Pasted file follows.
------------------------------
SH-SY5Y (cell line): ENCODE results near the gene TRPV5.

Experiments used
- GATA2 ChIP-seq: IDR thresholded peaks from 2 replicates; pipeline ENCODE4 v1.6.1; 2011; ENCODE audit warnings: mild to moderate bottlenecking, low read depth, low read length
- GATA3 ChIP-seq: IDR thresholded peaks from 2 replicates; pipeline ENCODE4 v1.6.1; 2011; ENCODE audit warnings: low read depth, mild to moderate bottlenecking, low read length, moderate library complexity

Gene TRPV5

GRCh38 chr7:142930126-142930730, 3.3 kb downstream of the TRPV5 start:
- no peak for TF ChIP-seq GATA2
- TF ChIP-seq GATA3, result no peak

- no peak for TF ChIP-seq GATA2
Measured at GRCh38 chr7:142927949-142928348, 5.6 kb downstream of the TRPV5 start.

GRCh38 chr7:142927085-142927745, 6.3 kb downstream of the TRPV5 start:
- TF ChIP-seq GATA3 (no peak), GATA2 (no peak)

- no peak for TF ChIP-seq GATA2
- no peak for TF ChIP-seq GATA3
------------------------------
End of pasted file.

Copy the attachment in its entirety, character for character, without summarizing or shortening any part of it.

SH-SY5Y (cell line): ENCODE results near the gene TRPV5.

Experiments used
- GATA2 ChIP-seq: IDR thresholded peaks from 2 replicates; pipeline ENCODE4 v1.6.1; 2011; ENCODE audit warnings: mild to moderate bottlenecking, low read depth, low read length
- GATA3 ChIP-seq: IDR thresholded peaks from 2 replicates; pipeline ENCODE4 v1.6.1; 2011; ENCODE audit warnings: low read depth, mild to moderate bottlenecking, low read length, moderate library complexity

Gene TRPV5

GRCh38 chr7:142930126-142930730, 3.3 kb downstream of the TRPV5 start:
- no peak for TF ChIP-seq GATA2
- TF ChIP-seq GATA3, result no peak

- no peak for TF ChIP-seq GATA2
Measured at GRCh38 chr7:142927949-142928348, 5.6 kb downstream of the TRPV5 start.

GRCh38 chr7:142927085-142927745, 6.3 kb downstream of the TRPV5 start:
- TF ChIP-seq GATA3 (no peak), GATA2 (no peak)

- no peak for TF ChIP-seq GATA2
- no peak for TF ChIP-seq GATA3